The number of Americans who support legal marijuana hasn’t waned. A new Gallup poll show that 68% of Americans are more supportive of marijuana than they’ve ever been.
The numbers have greatly increased since Gallup polls first started asking Americans about marijuana in 1969. At that time, only 12% of Americans were in favor of the drug.
Poll results show that the majority of subgroups are in favor of marijuana use, including liberals, Democrats, young adults, women, middle and upper-income adults, and town and rural residents.
Even older adults and Hispanic adults, which are some of the least supportive demographics, are turning in higher than expected numbers, with them supporting marijuana legalization by 53% and 56% respectively.
The groups that are least supportive of marijuana legalization include conservatives with 49% and those who attend church on a weekly basis 46%.
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NORML’s executive director Erik Altieri shared a statement on the poll’s results, commenting on the discrepancy that exists between Americans and political action. “An overwhelming majority of Americans have consistently opposed our failed prohibition of marijuana for nearly a decade; it defies common sense and the concept of sound policy that our elected officials at the federal level have yet to take meaningful action,” he said.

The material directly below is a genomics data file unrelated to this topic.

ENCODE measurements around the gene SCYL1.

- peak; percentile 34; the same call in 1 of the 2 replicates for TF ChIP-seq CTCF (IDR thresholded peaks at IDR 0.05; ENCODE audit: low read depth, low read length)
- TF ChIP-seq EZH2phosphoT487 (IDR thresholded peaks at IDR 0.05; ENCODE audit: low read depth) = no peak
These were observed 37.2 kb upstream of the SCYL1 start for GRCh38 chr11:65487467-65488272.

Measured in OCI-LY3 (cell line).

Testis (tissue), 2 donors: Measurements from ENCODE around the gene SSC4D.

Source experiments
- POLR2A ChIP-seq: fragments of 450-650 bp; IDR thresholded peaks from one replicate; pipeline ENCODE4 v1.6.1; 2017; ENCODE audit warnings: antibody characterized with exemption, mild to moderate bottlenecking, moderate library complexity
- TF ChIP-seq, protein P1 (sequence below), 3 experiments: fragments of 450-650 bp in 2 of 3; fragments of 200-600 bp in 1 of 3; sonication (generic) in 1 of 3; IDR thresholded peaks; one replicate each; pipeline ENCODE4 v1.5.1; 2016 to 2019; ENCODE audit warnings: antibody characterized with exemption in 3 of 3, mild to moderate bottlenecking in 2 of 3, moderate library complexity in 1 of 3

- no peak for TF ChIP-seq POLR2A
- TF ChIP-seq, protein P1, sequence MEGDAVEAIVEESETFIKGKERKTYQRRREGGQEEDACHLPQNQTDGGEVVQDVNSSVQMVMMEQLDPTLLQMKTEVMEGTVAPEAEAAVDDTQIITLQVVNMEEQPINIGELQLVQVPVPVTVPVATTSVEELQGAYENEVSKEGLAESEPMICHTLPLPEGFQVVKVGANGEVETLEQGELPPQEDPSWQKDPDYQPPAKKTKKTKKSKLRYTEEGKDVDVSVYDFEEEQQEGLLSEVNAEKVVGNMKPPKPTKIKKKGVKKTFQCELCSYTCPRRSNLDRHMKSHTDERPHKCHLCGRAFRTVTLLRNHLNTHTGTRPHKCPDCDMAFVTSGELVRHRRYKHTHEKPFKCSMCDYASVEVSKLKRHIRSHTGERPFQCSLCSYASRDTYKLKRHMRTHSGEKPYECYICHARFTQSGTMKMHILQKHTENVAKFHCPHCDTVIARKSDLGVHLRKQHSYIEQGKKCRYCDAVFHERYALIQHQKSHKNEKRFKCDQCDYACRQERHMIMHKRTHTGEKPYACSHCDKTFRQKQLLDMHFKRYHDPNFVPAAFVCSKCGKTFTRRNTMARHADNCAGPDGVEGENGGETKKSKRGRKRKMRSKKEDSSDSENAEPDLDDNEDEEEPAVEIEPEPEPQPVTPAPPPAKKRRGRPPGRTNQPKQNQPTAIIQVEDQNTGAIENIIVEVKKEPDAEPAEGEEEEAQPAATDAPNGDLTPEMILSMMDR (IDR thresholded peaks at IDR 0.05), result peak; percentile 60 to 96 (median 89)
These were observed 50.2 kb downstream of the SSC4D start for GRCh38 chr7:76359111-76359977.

“Voters of almost every age and in virtually every region of the country agree that marijuana should be legal. It is well past time that Congress finally takes action to reform our nation’s laws to reflect the people’s will and relegate our disastrous prohibition policies to the trash bin of history.”
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Gallup’s poll shows that marijuana isn’t as novel as it used to be, with the drug’s approval remaining steady over the past three years. While older demographics are less likely to support weed, younger people, no matter their religion or politics, are more open to embracing the plant and painting a more accurate picture of the country’s future and their stance on the drug.